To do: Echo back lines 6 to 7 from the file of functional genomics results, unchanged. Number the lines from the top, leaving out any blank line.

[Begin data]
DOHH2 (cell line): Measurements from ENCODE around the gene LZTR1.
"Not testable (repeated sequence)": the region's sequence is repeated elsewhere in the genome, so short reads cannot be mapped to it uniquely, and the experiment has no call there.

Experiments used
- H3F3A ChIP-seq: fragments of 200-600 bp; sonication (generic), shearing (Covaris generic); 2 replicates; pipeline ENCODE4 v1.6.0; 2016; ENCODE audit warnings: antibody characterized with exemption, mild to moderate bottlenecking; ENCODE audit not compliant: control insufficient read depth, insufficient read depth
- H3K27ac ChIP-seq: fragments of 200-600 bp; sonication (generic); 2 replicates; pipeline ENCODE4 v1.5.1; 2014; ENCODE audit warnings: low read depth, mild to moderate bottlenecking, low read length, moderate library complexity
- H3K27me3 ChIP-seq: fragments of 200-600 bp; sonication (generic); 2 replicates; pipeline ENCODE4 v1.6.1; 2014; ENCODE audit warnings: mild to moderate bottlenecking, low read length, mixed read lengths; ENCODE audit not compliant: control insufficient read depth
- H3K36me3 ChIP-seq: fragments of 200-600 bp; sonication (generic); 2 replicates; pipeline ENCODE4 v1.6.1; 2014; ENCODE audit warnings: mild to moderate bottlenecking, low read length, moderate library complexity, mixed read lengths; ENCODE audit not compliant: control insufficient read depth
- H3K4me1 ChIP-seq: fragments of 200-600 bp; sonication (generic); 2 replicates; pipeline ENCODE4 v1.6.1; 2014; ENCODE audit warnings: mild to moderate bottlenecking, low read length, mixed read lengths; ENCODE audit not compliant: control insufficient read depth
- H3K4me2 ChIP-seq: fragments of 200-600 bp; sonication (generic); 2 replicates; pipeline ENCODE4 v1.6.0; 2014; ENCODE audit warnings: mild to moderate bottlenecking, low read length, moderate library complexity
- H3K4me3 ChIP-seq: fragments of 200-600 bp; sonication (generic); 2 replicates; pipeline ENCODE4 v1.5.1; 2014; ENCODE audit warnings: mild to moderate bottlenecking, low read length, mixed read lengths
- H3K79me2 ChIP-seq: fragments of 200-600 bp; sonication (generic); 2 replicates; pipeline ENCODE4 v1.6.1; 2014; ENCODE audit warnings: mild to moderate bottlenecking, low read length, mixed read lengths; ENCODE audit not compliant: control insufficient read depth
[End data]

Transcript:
- H3K27me3 ChIP-seq: fragments of 200-600 bp; sonication (generic); 2 replicates; pipeline ENCODE4 v1.6.1; 2014; ENCODE audit warnings: mild to moderate bottlenecking, low read length, mixed read lengths; ENCODE audit not compliant: control insufficient read depth
- H3K36me3 ChIP-seq: fragments of 200-600 bp; sonication (generic); 2 replicates; pipeline ENCODE4 v1.6.1; 2014; ENCODE audit warnings: mild to moderate bottlenecking, low read length, moderate library complexity, mixed read lengths; ENCODE audit not compliant: control insufficient read depth